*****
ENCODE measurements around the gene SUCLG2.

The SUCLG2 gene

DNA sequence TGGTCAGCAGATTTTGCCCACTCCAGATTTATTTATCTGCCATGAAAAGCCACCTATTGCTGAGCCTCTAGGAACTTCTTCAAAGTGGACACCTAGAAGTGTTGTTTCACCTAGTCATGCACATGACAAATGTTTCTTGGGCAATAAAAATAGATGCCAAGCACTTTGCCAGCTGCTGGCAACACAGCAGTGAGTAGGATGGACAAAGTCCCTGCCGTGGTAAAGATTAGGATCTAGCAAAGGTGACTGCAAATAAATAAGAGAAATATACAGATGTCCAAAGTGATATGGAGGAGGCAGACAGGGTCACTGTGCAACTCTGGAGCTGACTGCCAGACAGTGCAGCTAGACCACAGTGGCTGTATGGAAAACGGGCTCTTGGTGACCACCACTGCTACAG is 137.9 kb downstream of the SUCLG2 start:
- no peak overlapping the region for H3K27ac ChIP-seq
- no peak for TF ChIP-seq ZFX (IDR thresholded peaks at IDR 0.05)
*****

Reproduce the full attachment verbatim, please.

ENCODE measurements around the gene SUCLG2.

The SUCLG2 gene

DNA sequence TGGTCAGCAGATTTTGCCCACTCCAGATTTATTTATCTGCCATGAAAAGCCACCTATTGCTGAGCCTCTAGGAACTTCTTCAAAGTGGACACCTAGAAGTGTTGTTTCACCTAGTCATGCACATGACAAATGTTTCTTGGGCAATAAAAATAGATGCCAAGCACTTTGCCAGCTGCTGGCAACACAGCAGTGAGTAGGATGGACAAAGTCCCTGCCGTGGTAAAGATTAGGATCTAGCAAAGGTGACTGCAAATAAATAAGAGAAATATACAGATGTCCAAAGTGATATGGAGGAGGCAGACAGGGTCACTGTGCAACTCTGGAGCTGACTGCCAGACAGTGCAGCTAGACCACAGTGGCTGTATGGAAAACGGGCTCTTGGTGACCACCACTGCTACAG is 137.9 kb downstream of the SUCLG2 start:
- no peak overlapping the region for H3K27ac ChIP-seq
- no peak for TF ChIP-seq ZFX (IDR thresholded peaks at IDR 0.05)